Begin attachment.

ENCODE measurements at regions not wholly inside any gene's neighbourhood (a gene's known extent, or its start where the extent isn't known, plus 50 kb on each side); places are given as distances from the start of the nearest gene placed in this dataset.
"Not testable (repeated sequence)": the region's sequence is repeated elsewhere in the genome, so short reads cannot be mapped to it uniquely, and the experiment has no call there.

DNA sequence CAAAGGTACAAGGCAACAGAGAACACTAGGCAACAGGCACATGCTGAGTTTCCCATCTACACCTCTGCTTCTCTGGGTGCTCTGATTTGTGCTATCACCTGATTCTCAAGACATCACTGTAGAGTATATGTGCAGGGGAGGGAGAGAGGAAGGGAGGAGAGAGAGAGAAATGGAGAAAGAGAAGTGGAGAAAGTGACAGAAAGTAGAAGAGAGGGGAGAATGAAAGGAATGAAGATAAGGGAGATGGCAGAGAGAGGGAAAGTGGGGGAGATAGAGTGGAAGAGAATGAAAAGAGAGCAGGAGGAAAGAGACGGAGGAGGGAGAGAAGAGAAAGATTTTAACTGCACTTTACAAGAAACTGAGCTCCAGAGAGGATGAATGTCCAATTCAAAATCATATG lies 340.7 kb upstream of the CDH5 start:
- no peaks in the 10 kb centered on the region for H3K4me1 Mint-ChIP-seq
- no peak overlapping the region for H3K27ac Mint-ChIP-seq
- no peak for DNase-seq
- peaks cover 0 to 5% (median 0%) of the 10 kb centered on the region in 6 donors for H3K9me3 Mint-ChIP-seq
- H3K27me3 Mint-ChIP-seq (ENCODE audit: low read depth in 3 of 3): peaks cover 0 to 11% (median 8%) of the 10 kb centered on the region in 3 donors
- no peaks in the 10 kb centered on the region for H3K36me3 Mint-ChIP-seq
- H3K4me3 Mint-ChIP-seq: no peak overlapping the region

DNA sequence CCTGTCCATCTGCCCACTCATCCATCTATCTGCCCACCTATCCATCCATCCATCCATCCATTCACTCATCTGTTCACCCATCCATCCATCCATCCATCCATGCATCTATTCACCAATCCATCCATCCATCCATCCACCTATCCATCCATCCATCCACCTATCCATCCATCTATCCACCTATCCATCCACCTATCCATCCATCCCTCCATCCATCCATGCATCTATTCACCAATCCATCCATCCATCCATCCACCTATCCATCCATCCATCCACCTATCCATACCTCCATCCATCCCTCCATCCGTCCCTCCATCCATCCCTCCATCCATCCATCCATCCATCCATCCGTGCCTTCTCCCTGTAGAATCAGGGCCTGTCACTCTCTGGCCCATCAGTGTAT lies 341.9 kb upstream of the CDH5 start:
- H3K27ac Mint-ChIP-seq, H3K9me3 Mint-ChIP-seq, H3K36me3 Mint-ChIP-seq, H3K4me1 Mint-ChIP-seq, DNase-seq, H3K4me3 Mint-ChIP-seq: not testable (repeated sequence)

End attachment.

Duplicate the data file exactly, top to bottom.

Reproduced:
ENCODE measurements at regions not wholly inside any gene's neighbourhood (a gene's known extent, or its start where the extent isn't known, plus 50 kb on each side); places are given as distances from the start of the nearest gene placed in this dataset.
"Not testable (repeated sequence)": the region's sequence is repeated elsewhere in the genome, so short reads cannot be mapped to it uniquely, and the experiment has no call there.

DNA sequence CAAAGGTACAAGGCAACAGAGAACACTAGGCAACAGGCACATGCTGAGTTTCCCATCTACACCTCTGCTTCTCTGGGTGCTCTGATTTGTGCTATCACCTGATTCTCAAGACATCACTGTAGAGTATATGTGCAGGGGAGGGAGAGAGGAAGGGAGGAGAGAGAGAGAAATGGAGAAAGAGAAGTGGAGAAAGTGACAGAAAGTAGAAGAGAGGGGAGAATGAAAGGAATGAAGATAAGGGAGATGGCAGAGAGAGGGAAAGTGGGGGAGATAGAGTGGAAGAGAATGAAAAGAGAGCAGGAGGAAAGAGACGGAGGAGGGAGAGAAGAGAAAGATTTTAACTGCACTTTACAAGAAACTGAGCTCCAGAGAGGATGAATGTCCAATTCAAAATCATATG lies 340.7 kb upstream of the CDH5 start:
- no peaks in the 10 kb centered on the region for H3K4me1 Mint-ChIP-seq
- no peak overlapping the region for H3K27ac Mint-ChIP-seq
- no peak for DNase-seq
- peaks cover 0 to 5% (median 0%) of the 10 kb centered on the region in 6 donors for H3K9me3 Mint-ChIP-seq
- H3K27me3 Mint-ChIP-seq (ENCODE audit: low read depth in 3 of 3): peaks cover 0 to 11% (median 8%) of the 10 kb centered on the region in 3 donors
- no peaks in the 10 kb centered on the region for H3K36me3 Mint-ChIP-seq
- H3K4me3 Mint-ChIP-seq: no peak overlapping the region

DNA sequence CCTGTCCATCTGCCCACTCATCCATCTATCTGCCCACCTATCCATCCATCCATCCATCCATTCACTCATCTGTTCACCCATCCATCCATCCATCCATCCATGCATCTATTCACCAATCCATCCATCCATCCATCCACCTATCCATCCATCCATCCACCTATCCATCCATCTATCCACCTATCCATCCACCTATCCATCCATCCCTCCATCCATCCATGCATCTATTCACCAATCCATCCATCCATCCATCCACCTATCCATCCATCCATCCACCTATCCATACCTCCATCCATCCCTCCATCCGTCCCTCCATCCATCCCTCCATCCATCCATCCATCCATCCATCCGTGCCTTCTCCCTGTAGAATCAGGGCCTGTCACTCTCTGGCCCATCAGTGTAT lies 341.9 kb upstream of the CDH5 start:
- H3K27ac Mint-ChIP-seq, H3K9me3 Mint-ChIP-seq, H3K36me3 Mint-ChIP-seq, H3K4me1 Mint-ChIP-seq, DNase-seq, H3K4me3 Mint-ChIP-seq: not testable (repeated sequence)